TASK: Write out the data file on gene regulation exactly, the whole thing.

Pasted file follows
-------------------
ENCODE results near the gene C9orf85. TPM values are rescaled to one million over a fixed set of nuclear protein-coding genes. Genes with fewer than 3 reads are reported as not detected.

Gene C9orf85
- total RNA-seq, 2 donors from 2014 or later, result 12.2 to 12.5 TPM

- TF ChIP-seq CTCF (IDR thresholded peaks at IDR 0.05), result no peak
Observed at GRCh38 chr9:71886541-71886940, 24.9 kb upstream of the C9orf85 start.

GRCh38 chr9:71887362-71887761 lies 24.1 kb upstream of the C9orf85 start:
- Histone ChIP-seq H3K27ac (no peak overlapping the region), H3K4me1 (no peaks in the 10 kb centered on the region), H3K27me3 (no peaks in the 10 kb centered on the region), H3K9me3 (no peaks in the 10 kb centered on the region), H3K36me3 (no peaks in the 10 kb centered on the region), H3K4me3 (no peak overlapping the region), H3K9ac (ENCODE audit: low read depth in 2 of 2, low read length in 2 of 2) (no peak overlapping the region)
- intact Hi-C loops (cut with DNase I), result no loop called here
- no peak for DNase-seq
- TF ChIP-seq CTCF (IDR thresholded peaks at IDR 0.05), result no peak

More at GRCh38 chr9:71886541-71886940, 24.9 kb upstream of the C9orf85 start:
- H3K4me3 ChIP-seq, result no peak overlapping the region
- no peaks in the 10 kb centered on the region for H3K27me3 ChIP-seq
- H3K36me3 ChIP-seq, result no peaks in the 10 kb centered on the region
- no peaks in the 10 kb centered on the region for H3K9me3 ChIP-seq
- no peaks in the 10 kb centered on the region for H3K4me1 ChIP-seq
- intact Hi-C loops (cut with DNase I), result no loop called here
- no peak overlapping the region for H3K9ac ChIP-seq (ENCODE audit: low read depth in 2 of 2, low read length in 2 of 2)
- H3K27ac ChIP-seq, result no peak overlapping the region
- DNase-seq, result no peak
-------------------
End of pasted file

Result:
ENCODE results near the gene C9orf85. TPM values are rescaled to one million over a fixed set of nuclear protein-coding genes. Genes with fewer than 3 reads are reported as not detected.

Gene C9orf85
- total RNA-seq, 2 donors from 2014 or later, result 12.2 to 12.5 TPM

- TF ChIP-seq CTCF (IDR thresholded peaks at IDR 0.05), result no peak
Observed at GRCh38 chr9:71886541-71886940, 24.9 kb upstream of the C9orf85 start.

GRCh38 chr9:71887362-71887761 lies 24.1 kb upstream of the C9orf85 start:
- Histone ChIP-seq H3K27ac (no peak overlapping the region), H3K4me1 (no peaks in the 10 kb centered on the region), H3K27me3 (no peaks in the 10 kb centered on the region), H3K9me3 (no peaks in the 10 kb centered on the region), H3K36me3 (no peaks in the 10 kb centered on the region), H3K4me3 (no peak overlapping the region), H3K9ac (ENCODE audit: low read depth in 2 of 2, low read length in 2 of 2) (no peak overlapping the region)
- intact Hi-C loops (cut with DNase I), result no loop called here
- no peak for DNase-seq
- TF ChIP-seq CTCF (IDR thresholded peaks at IDR 0.05), result no peak

More at GRCh38 chr9:71886541-71886940, 24.9 kb upstream of the C9orf85 start:
- H3K4me3 ChIP-seq, result no peak overlapping the region
- no peaks in the 10 kb centered on the region for H3K27me3 ChIP-seq
- H3K36me3 ChIP-seq, result no peaks in the 10 kb centered on the region
- no peaks in the 10 kb centered on the region for H3K9me3 ChIP-seq
- no peaks in the 10 kb centered on the region for H3K4me1 ChIP-seq
- intact Hi-C loops (cut with DNase I), result no loop called here
- no peak overlapping the region for H3K9ac ChIP-seq (ENCODE audit: low read depth in 2 of 2, low read length in 2 of 2)
- H3K27ac ChIP-seq, result no peak overlapping the region
- DNase-seq, result no peak